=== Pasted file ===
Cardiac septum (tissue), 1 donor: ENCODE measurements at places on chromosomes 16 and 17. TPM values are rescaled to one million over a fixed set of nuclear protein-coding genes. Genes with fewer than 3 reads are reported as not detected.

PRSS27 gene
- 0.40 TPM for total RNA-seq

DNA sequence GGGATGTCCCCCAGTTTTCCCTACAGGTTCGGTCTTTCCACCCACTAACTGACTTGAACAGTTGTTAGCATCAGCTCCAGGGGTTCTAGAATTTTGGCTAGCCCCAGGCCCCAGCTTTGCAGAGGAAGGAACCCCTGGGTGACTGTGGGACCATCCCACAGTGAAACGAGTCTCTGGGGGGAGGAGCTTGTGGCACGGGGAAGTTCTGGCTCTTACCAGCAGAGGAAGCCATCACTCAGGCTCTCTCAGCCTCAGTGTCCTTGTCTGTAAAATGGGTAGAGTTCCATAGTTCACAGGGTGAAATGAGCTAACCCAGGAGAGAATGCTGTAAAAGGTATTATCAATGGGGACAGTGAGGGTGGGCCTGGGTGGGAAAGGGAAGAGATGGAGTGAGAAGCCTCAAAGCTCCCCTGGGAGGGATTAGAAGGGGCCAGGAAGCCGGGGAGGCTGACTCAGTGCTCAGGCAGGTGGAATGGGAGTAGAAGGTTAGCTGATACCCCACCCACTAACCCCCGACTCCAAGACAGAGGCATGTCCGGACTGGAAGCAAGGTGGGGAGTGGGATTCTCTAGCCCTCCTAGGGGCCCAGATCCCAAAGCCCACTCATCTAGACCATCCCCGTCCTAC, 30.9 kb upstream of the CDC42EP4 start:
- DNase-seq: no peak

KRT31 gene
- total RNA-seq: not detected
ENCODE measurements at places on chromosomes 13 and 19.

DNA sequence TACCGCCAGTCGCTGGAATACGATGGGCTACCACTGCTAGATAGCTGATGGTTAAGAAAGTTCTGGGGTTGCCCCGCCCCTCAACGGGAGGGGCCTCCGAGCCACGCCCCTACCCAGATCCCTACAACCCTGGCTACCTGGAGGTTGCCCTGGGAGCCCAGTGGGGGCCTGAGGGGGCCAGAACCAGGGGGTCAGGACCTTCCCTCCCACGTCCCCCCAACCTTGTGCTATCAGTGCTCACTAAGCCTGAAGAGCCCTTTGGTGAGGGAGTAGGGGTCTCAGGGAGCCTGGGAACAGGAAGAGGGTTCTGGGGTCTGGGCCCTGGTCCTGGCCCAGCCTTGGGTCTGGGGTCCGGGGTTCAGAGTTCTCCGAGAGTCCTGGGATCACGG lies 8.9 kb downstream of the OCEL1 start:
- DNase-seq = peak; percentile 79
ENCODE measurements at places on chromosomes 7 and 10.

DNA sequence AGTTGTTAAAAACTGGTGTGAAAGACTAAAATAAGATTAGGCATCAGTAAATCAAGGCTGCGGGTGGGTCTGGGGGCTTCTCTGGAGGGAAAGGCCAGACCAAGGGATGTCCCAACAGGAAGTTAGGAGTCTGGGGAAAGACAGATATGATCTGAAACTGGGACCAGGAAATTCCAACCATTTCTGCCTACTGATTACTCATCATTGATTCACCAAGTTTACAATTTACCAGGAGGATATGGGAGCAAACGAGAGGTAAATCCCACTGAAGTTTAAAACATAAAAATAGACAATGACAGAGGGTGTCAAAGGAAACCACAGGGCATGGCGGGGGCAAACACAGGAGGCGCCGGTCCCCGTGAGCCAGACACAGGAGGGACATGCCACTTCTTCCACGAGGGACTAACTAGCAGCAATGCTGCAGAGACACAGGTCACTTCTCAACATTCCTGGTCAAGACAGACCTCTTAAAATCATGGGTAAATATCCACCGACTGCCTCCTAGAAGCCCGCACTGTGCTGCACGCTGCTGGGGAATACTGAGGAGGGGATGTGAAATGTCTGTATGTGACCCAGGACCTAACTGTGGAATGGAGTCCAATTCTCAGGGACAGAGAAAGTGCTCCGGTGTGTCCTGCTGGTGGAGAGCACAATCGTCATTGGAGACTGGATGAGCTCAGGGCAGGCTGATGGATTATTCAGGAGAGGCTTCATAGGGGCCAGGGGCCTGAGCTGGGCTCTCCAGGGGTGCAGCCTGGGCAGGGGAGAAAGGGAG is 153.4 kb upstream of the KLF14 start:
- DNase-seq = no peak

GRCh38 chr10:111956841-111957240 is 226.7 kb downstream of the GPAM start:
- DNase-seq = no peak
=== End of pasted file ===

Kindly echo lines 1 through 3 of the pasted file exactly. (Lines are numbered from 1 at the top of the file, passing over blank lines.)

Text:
Cardiac septum (tissue), 1 donor: ENCODE measurements at places on chromosomes 16 and 17. TPM values are rescaled to one million over a fixed set of nuclear protein-coding genes. Genes with fewer than 3 reads are reported as not detected.

PRSS27 gene
- 0.40 TPM for total RNA-seq